Opening this year’s London event in November, the FPA’s managing director Jonathan O’Neill remarked that the recommendations in the recent Grenfell Tower public inquiry first phase report were ‘much in line with expectations’, but added that the observations on fire and rescue service (FRS) management failures had ‘caused the greatest stir’. Nonetheless, the FRS should see them not as an attack but an opportunity to show it listens and learns, recognise changing risk profiles and ‘demand the resources to sort this out’. He called on those in power to review building regulations; mandate third party certification; ban single staircase escapes in tall buildings; install sprinklers and high integrity detection and evacuation measures; and ban combustible materials in every high risk occupancy. ‘This isn’t rocket science, so get on with it immediately please,’ he urged.
State of fire
Phil Loach of the National Fire Chiefs Council (NFCC) reported that the Hackitt review and first phase report had ‘sent shockwaves through the sector’. The latter stressed the need to transform, and the NFCC could help with improving risk management, protection, prevention and emergency response.
Also, NFCC is reviewing its 2017-2020 commitments in finance, governance, workforce, community risk assessment and digital solutions, ‘to bring consistency… whilst recognising and enabling the need for localism’.
While spotlighting NFCC’s fire safety work through enforcement, risk based high rise inspection, public reassurance and advice, Mr Loach emphasised how financial reviews affect fire sector priorities and ‘layers of prevention and protection’.
Future plans include extending the Digital and Data Programme to cover its other (People, and Community Risk) programmes and promote consistency, he explained, and further partnership working will help to influence wider engagement, approach and delivery.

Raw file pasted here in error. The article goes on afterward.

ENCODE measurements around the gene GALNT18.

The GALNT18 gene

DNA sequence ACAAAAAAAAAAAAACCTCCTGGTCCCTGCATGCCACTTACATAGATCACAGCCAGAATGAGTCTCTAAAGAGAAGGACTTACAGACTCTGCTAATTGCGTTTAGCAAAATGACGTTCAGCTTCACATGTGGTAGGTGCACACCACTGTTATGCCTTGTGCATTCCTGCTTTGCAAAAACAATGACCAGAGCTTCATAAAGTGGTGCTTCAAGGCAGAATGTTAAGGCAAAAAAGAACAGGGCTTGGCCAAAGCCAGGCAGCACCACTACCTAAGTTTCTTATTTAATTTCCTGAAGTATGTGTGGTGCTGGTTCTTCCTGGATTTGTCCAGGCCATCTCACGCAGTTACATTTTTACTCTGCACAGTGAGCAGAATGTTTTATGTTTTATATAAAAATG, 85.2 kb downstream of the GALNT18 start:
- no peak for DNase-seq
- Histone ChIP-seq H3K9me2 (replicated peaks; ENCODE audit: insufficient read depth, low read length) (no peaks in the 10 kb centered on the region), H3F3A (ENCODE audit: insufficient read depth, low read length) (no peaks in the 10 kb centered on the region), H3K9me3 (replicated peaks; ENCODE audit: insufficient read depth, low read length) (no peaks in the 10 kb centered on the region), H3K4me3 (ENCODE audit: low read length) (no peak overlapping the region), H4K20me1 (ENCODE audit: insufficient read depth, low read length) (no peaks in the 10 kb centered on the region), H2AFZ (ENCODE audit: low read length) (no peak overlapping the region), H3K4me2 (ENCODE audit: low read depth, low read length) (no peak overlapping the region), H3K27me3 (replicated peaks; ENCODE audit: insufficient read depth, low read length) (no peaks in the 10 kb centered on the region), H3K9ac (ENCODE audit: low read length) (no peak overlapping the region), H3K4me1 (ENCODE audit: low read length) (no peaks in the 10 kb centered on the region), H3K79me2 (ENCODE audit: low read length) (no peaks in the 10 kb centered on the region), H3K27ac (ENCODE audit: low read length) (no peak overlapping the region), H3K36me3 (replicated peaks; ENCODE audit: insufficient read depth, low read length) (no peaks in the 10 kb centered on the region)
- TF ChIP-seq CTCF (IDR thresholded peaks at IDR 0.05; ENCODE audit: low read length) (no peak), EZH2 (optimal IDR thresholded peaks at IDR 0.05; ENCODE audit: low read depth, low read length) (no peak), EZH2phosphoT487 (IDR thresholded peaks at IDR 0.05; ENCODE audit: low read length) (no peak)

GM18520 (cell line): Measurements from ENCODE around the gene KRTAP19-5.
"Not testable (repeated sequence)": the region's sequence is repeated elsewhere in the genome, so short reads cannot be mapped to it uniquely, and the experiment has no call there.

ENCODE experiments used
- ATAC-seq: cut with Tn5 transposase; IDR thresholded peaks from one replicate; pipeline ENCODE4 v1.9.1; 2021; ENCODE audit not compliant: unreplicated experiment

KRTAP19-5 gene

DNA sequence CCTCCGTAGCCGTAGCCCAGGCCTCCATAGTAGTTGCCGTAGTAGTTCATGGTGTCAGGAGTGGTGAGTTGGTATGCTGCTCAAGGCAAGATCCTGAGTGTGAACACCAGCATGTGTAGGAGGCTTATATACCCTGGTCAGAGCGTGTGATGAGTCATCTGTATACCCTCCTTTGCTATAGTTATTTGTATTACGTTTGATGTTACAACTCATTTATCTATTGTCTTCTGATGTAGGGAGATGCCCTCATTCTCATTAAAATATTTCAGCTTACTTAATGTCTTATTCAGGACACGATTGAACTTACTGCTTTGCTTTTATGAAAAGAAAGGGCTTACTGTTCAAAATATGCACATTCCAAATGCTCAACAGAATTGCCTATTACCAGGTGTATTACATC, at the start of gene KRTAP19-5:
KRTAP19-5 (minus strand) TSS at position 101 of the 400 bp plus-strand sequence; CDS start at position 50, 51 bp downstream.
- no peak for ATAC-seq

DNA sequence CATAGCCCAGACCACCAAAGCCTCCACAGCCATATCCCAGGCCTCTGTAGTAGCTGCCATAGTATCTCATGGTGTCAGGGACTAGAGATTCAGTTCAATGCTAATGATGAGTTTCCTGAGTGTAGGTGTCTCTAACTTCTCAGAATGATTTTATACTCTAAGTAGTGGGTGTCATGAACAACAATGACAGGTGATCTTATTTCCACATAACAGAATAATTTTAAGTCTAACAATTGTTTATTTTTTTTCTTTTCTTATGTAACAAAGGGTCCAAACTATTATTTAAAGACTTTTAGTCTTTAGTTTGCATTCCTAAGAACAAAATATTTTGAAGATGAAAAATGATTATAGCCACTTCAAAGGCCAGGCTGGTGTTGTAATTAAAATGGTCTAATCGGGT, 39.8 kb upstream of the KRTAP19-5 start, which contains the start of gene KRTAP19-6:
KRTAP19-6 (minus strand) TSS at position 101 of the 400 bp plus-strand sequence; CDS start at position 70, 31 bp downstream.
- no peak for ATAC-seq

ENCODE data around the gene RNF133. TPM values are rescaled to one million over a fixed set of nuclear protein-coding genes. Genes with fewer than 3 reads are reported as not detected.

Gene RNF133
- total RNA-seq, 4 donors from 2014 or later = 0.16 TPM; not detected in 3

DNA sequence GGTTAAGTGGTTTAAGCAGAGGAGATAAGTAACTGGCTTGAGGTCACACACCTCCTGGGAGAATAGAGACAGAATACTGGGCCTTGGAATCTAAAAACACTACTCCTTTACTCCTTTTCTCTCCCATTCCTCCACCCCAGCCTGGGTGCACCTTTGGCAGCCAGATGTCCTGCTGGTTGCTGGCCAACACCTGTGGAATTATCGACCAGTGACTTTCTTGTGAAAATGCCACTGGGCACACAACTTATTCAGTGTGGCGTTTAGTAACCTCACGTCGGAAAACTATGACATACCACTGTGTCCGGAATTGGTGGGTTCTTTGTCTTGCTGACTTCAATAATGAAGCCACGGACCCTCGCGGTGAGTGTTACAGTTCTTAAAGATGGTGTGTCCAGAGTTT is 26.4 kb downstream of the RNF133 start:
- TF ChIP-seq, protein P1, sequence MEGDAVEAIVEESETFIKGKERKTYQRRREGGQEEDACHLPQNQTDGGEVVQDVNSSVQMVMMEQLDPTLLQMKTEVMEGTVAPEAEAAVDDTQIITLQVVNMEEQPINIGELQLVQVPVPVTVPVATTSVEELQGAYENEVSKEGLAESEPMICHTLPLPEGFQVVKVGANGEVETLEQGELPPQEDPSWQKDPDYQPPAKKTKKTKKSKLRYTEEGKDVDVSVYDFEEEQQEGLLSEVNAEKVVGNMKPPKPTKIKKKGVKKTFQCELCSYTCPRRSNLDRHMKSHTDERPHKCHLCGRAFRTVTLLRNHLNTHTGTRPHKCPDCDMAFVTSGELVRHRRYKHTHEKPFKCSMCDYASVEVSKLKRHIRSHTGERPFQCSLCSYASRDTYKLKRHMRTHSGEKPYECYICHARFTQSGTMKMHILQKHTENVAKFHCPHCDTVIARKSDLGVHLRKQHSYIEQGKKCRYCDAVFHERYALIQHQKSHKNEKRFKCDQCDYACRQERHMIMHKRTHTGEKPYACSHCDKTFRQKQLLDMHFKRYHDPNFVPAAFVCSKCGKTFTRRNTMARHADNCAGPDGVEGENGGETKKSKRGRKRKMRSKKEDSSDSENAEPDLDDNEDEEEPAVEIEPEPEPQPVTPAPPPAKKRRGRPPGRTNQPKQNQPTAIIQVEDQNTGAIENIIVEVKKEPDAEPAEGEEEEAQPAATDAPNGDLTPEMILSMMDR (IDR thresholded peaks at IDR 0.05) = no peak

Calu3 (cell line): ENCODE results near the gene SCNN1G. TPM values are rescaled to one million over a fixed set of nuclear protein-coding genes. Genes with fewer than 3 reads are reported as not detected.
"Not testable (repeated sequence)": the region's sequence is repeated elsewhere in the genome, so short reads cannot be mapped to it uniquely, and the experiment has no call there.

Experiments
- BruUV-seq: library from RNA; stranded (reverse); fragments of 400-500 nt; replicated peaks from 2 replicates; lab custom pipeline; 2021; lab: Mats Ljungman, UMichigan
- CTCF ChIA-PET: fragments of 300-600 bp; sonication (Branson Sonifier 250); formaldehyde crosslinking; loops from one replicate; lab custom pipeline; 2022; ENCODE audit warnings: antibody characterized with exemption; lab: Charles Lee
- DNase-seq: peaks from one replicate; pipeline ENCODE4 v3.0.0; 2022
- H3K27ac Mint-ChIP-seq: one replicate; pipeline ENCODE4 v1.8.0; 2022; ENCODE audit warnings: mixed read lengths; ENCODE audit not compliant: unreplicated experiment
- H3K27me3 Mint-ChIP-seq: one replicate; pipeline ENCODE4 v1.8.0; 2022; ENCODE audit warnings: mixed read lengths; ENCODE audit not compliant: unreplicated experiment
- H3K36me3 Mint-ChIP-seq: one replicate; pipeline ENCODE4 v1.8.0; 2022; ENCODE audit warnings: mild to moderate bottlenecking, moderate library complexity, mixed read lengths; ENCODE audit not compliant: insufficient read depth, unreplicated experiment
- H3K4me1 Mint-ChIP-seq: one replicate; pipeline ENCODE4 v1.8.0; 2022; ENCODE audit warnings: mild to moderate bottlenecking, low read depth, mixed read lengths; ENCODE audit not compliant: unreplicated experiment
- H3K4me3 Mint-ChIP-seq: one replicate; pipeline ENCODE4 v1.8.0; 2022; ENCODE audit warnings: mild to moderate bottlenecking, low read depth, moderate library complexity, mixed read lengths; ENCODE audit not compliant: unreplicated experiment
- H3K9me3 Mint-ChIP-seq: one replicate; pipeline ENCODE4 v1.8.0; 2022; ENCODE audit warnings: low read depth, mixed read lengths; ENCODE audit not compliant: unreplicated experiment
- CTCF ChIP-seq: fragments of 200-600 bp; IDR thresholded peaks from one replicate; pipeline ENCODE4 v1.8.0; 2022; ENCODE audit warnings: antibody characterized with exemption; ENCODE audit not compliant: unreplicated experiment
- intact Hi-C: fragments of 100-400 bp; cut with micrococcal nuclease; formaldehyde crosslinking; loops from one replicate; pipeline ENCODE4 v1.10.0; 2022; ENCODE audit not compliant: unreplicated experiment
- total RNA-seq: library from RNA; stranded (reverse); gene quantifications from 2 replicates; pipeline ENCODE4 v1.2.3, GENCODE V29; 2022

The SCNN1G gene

Mark Cashin, chief fire officer of Cheshire Fire and Rescue Service (CFRS), discussed the ‘large loss’ fire in Crewe this summer. The H shaped building had a large open central atrium, small independent living apartments and shared facilities, and was called a ‘care home on the cheap’ by a local MP. While internally ‘very high specification’, it was a sustainable ‘quick build’.
Stay put was quickly suspended by the CFRS officer in charge, ‘a good idea in the end’, because the fire started outside and entered the building, beginning on the roof where hot works were taking place – contractors tried to fight it for half an hour. It went through a protected staircase and dry riser ‘in less than an hour’, with compartmentation failing and ‘sudden and total collapse’ of the roof occurring within four hours. Eight hours in, the structure was still intact, but another ‘explosive’ spread saw fire present at all levels, with the structure lost 15 hours in.
CFRS ‘felt like we were chasing our own tails’, and were ‘frustrated that the building got away from us’ as it was ‘almost impossible to fight’. Investigations are looking at the construction’s effect on fire spread, with ‘lots of data to find’ that might help to understand why it ‘did not perform as expected’. If the fire had taken place in winter, ‘many may have died’.
Smoke and toxicity
Ash and Lacy’s Dr Jonathan Evans, from the ‘more sensible end of the cladding industry’, shared views from within the metal cladding and roofing manufacturers association (MCRMA). Grenfell’s first phase report squarely points to the ‘principal reason’ for fire spread as the tower’s ACM cladding, highlighting that external walls failed to comply with Approved Document B (ADB) Section B4, and smoke hindered rescue and escape efforts.
The focus needs to be on smoke control, he stressed, showing relevant paragraphs in the report summary on the loss of compartmentation and fire spread that were peppered with the word ‘smoke’. Describing problems with designing for smoke control – including resistance to regulation, insufficiency of the A2-s1, d0 requirement of Regulation 7, and the role of toxic smoke – he advocated a test to support graded classification, proof of smoke compartmentation, and the ability to analyse toxicity, debris and damage classification.